How to Price Your Handmade Items

So you have a brilliant idea for a new handmade item that will rock the crafty world. Great -- woohoo -- yippee! That's the first (and hardest) step!

Now comes the fun MATH part, figuring out what to charge for your pieces.


There are a couple schools of thought when it comes to pricing handmade items, and none of them are wrong (as long as you are making an acceptable profit for your work).

What is an acceptable profit, you ask? Well, it's whatever amount YOU are comfortable with. I don't mean to be vague about this, because it is very important. But what is an acceptable margin to one of you might not be lucrative enough for someone else.


Let's try a simple example and see how it resonates with your situation.

Trudy wants to sell her handmade jewelry. Yay for Trudy!

Here is some basic info Trudy needs to gather ...

1. How much did she spend on materials to make her product

2. How long did it take her to make her product

3. What are comparable products selling for in her market (it's very important to know your market well - do LOTS of research)

4. What will it cost to actually sell her product (credit card transaction fees, marketplace fees, advertising costs)

5. What are shipping costs associated with getting it to the customer


Trudy spent $9.75 for beads, wire, crimp beads, findings, and a clasp to make her necklace. And she spent 30 minutes making the piece.

Trudy wants to earn about $20 per hour for her time and labor.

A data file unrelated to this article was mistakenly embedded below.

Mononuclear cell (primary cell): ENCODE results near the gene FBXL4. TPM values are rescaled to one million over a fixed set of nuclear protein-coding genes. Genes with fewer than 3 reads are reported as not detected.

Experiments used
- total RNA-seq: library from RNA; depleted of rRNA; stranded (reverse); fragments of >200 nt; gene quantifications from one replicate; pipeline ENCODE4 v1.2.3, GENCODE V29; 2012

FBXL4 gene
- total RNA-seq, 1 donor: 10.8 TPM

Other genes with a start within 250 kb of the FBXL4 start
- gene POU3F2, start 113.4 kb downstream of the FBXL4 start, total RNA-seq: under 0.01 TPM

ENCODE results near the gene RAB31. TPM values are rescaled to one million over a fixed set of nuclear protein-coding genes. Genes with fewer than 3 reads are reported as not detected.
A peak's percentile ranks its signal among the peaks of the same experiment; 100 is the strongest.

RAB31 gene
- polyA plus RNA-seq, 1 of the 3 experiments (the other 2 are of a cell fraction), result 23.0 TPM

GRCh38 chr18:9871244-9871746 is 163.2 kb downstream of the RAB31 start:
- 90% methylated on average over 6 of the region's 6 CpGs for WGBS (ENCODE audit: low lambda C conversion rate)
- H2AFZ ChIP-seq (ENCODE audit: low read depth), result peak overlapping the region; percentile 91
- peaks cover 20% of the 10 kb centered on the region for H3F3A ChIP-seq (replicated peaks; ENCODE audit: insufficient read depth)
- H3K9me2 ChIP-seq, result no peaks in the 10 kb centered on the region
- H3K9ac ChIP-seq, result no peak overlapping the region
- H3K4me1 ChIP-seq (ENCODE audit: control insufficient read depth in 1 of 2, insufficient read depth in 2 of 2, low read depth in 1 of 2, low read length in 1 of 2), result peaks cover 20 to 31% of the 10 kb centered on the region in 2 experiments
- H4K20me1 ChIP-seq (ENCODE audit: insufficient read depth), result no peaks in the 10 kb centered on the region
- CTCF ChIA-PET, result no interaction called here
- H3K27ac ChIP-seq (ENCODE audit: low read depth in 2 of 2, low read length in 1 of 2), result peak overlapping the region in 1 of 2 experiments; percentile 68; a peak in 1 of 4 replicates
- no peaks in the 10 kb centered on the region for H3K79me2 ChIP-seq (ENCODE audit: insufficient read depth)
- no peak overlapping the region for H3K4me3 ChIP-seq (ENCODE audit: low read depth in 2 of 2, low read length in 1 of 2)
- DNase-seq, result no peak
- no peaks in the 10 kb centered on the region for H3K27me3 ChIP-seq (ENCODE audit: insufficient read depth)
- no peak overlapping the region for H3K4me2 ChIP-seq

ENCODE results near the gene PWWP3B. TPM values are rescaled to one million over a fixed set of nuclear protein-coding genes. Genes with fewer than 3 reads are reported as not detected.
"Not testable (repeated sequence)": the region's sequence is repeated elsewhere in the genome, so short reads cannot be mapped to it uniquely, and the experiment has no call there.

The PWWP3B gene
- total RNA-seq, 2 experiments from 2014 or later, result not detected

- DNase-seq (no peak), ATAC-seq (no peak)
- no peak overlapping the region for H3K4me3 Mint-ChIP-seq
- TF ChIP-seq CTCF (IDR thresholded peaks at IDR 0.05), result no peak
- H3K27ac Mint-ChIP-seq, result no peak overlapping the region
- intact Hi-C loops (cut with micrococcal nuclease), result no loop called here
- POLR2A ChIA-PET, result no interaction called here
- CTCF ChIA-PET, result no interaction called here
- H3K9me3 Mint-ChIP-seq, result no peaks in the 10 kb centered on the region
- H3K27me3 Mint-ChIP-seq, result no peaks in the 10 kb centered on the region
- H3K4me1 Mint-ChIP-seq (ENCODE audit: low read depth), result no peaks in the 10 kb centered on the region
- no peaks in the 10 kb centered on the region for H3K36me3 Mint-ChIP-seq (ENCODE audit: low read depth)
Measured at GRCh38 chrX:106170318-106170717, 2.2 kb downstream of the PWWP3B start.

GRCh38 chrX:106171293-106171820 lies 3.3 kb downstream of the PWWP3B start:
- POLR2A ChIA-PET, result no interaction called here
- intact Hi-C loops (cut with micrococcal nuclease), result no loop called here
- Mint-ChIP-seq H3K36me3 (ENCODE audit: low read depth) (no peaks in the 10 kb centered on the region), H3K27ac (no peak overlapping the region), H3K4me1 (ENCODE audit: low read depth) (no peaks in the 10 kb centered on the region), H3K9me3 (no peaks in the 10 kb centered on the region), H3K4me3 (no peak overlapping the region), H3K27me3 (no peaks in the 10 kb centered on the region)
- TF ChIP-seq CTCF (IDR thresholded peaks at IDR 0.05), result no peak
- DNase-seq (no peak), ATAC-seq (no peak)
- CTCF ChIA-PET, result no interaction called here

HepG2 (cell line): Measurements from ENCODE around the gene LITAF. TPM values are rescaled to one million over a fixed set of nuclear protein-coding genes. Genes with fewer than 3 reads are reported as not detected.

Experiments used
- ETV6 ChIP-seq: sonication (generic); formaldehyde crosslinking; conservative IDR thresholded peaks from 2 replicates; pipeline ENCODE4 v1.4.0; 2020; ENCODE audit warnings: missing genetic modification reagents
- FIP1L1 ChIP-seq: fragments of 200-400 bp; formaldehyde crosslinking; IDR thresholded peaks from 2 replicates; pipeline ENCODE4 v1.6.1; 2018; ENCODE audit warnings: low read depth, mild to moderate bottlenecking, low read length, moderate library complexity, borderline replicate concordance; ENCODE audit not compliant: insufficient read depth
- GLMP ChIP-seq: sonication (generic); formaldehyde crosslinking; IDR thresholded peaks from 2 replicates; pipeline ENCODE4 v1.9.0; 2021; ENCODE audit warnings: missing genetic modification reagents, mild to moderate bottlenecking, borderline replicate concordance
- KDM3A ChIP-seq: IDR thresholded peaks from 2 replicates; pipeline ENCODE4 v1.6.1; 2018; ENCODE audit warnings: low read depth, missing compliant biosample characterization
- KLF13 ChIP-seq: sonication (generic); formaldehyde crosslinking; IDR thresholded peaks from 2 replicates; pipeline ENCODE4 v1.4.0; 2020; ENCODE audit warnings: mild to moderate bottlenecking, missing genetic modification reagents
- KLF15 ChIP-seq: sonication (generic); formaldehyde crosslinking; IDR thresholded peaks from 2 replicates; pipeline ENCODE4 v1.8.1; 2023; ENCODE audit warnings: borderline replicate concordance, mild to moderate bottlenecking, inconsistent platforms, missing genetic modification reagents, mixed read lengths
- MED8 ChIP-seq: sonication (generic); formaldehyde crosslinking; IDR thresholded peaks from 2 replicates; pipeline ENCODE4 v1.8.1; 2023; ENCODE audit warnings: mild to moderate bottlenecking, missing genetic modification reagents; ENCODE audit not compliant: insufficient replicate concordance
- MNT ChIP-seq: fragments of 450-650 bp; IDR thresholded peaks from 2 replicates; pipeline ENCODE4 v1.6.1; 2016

$20 per hour x 1/2 hour (30 minutes) = $10 for time/labor

$9.75 for materials + $10 for time/labor = $19.75

That's a good place to start. But don't stop now 'cause math is fun!!!

Now Trudy will look at her piece and evaluate where $19.75 fits into her current market. She may feel like her necklace is a super specialty piece with a higher market value, so she thinks she can sell it for $28.00. That's great! She just increased her take-home amount (profit).

But there is another critical component she needs to consider -- marketing costs (yuk). None of us like this part, but it's important.

For example: Trudy wants to sell her $28.00 necklace on Etsy. Opening an Etsy account is free to get started, and it's super easy. But there will be charges assessed when she sells the necklace on that site or most other sites. For the purpose of this example, we will assume she is including 'free shipping' with her product (I have a whole rant on that topic that I'll post sometime soon).

**Note: check with Etsy or any other marketplace to see what their current rates are**

Etsy account set-up = $0

Listing fee per item = $0.20

Sales transaction fee = 5% of sale (including shipping) = $28 x 5% = $1.40

Payment processing fee = 3% + $0.25 = ($28 x 3%) + $0.25 = $0.84 + $0.25 = $1.09

Shipping costs for postage = $3.25

Shipping costs for packing materials = $0.75

Here's where Trudy stands on out-of-pocket costs right now:

$28.00 sale price

-$9.75 materials

-$0.20 Etsy listing fee

-$1.40 Etsy Sales transaction fee

-$1.09 Etsy payment processing fee

-$3.25 postage

-$0.75 packing materials

= $11.56 left over (profit)


Trudy wants to know what her MARGIN is, so she divides her PROFIT by her SALE PRICE to get a percentage

$11.56 profit / $28.00 = 57.8% MARGIN

$11.56 is how much Trudy has to put in her bank account to spend or put back into buying more products for her next product.


This is just one simple method for pricing your products - there are many others. Try this one out and let me know how it works for you!






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